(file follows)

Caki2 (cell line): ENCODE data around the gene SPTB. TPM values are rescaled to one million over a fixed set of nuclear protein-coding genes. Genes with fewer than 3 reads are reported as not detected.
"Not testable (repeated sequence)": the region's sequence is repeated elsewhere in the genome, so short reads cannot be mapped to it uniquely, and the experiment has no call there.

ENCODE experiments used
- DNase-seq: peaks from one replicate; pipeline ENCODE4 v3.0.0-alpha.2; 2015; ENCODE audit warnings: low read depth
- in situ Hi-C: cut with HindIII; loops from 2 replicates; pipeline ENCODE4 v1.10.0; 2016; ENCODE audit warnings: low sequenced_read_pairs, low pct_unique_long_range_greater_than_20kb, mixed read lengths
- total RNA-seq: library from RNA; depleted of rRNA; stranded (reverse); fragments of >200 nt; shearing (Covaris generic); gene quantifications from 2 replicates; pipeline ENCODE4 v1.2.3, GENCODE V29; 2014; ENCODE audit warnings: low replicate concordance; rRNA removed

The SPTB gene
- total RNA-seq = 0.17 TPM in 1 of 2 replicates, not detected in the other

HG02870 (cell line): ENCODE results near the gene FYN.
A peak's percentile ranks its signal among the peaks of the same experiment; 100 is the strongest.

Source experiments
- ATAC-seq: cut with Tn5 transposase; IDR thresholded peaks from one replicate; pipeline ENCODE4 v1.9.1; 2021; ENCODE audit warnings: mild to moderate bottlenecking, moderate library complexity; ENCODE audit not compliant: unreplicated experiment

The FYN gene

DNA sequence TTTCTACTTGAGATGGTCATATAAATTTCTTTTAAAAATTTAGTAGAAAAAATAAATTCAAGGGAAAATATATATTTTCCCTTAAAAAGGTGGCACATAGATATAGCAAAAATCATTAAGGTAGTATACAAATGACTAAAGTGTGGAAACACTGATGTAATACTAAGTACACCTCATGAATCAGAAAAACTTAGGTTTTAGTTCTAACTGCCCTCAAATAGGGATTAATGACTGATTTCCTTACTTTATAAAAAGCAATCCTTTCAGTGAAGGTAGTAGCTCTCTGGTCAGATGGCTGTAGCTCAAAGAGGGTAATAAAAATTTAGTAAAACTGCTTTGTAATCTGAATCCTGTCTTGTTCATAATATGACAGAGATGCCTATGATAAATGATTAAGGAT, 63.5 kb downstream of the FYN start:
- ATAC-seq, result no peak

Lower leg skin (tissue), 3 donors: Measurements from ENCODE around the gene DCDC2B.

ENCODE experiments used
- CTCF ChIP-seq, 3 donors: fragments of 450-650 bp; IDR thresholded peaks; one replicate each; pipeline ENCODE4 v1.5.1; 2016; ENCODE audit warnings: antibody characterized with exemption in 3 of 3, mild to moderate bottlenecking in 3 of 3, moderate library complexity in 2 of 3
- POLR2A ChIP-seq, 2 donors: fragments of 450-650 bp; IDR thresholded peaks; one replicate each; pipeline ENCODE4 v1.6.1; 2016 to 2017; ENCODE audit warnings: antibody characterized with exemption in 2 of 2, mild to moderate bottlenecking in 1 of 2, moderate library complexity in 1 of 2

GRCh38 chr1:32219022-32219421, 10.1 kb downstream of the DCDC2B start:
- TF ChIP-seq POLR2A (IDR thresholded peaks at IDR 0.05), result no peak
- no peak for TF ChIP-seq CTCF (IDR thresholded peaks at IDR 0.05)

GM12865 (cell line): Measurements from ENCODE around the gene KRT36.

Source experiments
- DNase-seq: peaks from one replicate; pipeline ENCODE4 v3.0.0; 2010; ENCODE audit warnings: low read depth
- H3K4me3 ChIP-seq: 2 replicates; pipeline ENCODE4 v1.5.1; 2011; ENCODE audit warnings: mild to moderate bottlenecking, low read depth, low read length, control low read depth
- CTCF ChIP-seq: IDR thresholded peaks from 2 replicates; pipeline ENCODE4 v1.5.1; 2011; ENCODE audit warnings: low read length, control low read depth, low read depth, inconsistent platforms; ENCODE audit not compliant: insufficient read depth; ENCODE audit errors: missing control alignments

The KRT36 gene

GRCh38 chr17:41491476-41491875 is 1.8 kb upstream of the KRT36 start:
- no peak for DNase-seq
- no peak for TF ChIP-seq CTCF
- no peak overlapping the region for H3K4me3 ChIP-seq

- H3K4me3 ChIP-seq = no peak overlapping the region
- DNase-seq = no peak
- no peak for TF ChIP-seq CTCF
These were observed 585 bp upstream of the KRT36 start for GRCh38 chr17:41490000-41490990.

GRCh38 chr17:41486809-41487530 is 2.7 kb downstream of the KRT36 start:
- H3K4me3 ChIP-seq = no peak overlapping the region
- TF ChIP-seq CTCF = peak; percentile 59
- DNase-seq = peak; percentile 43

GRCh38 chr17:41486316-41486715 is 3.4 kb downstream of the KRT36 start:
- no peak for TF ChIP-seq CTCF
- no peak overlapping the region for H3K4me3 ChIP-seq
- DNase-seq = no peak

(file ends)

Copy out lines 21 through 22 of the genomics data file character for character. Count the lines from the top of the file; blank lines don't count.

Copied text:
- TF ChIP-seq POLR2A (IDR thresholded peaks at IDR 0.05), result no peak
- no peak for TF ChIP-seq CTCF (IDR thresholded peaks at IDR 0.05)